There is no doubt that Anglo Irish Bank has poisoned the well of this country’s banking sector and also its economy. What happened at that bank led to the making of the decisions that were announced yesterday in the Dáil. I do not accept, however, that this issue can be reduced to alleging wrongdoing on the part of certain named individuals. I agree with people who state that in so far as wrongdoing is found to have occurred, those involved should be brought to book. I would be as strong as anyone in advocating that this should happen.
It is part of an emerging narrative, particularly on the part of the Government, to seek to reduce this problem to the proverbial small number of bad apples. I do not accept that when considering what occurred in the past ten to 12 years, it is possible to reduce the wrong that has been done to the people as something which resulted from the actions of three, four or even half a dozen wealthy, or formerly wealthy, individuals. We would be doing a real disservice to the people and this country’s history if we insisted, even for one minute, that this was the case.
There is a great word which continues to be bandied about in respect of the banks, particularly Anglo Irish Bank, namely “systemic”. I am extremely interested in the use and abuse of this word. Like everyone else, I have a reasonable understanding of what it means in the English language. However, it has been employed by the Government, particularly in the context of Anglo Irish Bank, in the same way that Americans use the phrase “Too important to fail”. As I understand it, if a bank is of systemic importance this means its tentacles and those of its business reach so far into the heart of the economy that if it got into difficulty it would, by necessity, have to be saved.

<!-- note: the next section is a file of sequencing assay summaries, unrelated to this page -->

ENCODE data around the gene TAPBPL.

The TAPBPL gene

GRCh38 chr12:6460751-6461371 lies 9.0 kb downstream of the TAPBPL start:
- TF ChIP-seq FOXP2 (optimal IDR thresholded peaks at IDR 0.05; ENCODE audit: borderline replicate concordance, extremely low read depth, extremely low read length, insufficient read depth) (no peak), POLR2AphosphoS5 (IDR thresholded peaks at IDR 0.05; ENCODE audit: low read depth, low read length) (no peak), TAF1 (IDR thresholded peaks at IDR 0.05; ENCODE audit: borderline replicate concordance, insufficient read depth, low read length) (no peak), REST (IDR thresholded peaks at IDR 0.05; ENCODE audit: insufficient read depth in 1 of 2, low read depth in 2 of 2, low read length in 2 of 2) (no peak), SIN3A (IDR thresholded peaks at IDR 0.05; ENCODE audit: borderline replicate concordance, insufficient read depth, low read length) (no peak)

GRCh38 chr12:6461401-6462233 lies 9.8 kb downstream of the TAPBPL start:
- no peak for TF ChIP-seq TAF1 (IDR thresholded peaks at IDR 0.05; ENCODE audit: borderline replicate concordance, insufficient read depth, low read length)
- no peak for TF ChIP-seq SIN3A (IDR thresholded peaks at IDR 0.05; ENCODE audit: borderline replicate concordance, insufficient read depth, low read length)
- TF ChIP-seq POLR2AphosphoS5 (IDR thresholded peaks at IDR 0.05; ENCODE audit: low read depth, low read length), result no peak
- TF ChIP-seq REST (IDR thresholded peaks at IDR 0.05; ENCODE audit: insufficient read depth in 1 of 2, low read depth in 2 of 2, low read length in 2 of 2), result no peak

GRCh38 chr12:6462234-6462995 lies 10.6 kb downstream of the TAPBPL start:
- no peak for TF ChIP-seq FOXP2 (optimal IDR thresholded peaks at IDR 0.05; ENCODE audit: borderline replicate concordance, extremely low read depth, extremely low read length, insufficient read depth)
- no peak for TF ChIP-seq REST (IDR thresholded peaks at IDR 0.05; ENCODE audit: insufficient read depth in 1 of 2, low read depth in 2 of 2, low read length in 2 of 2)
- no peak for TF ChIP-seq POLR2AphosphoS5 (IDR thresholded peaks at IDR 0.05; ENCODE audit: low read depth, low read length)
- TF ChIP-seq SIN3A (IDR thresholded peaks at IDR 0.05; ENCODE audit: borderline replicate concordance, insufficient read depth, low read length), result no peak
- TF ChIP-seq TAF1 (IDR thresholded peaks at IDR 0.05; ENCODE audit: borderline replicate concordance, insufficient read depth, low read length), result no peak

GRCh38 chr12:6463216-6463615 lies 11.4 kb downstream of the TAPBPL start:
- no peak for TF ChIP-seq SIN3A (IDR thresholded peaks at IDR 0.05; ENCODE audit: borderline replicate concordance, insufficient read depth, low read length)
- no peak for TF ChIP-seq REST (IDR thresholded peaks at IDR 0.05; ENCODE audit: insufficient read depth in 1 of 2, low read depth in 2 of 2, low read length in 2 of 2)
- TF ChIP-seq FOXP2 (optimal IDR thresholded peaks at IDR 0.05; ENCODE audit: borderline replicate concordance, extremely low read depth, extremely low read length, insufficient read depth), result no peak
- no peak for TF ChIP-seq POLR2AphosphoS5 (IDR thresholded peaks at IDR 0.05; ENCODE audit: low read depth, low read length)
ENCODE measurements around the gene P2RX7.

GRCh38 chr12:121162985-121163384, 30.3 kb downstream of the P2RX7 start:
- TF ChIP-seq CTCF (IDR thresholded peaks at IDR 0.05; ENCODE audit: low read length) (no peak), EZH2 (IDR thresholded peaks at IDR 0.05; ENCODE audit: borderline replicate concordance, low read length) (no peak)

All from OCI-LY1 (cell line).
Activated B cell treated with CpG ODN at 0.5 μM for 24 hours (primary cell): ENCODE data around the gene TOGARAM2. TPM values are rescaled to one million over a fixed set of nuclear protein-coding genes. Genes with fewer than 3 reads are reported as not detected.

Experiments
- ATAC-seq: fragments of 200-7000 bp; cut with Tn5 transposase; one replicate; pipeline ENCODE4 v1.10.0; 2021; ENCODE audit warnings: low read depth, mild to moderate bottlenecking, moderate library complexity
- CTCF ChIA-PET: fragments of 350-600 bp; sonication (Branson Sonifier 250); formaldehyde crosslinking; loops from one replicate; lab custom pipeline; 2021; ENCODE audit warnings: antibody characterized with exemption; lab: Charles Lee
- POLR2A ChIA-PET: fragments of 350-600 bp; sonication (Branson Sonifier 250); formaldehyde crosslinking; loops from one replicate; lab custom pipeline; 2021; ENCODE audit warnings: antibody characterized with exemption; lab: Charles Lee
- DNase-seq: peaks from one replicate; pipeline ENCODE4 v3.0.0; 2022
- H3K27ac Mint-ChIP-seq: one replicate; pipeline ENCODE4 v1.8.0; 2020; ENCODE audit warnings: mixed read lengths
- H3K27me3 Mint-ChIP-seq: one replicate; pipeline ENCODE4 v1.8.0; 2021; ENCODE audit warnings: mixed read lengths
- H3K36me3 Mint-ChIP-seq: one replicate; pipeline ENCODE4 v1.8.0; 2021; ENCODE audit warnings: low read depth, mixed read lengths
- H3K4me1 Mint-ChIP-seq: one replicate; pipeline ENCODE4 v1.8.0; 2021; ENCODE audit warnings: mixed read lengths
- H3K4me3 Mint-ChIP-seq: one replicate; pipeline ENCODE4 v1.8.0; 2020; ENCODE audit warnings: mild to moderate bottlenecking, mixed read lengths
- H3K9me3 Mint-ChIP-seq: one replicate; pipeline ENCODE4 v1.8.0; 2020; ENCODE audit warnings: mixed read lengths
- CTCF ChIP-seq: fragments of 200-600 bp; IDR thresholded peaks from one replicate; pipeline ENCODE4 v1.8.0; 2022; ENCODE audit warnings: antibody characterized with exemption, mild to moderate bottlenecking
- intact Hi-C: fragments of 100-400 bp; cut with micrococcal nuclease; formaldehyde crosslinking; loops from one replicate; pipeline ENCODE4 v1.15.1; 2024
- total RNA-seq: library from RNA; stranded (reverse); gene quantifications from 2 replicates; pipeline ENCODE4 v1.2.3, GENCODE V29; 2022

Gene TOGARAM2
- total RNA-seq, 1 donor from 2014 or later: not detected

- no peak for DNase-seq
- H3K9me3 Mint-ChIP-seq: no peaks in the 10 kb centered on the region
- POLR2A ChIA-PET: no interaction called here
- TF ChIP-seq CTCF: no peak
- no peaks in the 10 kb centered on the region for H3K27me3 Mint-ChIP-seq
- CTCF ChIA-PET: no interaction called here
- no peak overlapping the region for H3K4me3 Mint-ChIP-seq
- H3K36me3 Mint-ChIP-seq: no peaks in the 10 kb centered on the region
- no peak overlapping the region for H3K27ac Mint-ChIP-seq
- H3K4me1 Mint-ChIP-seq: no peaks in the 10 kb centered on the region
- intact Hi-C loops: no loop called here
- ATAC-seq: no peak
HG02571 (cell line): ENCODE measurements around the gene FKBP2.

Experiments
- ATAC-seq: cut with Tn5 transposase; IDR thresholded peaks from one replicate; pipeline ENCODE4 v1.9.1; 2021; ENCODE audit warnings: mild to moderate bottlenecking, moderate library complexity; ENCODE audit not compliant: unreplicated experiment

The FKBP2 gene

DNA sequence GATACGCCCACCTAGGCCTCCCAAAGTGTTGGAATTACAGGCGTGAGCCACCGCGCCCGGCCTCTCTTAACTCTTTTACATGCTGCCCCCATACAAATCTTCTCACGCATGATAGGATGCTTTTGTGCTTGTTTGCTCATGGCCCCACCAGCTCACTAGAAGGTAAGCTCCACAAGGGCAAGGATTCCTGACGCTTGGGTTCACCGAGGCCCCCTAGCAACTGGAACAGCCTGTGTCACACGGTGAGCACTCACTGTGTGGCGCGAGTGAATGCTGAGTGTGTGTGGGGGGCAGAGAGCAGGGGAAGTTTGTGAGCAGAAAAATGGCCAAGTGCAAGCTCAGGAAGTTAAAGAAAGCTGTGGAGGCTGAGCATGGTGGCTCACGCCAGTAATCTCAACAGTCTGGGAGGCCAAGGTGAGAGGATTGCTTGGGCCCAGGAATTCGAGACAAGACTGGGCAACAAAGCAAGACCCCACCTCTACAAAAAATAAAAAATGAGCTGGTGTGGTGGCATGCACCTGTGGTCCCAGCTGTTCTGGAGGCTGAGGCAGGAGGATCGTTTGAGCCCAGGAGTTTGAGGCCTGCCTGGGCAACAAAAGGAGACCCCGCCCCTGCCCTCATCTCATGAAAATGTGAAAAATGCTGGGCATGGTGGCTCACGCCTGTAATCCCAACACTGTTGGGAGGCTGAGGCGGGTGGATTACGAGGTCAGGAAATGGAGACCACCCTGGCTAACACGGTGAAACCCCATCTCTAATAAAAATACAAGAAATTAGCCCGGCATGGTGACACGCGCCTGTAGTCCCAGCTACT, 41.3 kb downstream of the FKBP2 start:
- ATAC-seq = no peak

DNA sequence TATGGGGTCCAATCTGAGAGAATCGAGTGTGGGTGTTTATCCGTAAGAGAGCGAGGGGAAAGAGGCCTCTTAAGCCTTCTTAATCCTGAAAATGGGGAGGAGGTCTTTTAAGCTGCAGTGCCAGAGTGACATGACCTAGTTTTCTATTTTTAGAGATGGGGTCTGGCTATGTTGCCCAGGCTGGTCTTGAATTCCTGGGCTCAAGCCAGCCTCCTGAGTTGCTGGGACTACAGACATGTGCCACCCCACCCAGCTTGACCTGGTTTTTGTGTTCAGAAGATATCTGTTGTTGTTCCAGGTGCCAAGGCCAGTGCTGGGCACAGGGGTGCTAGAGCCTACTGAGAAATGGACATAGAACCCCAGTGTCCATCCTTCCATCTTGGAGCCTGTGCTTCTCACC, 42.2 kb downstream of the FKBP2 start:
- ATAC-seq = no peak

I am intrigued by the statements made in the past 24 hours to the effect that the contents of the balance sheet of Anglo Irish Bank constitute half of the value of the Irish economy. I had not previously come across such statements. In fairness to the Government, if what is being stated is true then this would point to the importance of Anglo Irish Bank being somewhat systemic in character. Is it truly the case that the contents of one relatively young bank could constitute half the value of the country’s economy? If the answer is yes, how was this allowed to occur? In a country where people were previously informed that competition and the plurality of banking services were extremely important, how was such a position allowed to develop? There is a need for someone to clarify the position, particularly in the context of the absence of regulation for such a long period. How did the contents of Anglo Irish Bank’s balance sheet come to constitute such an enormous part of the economy?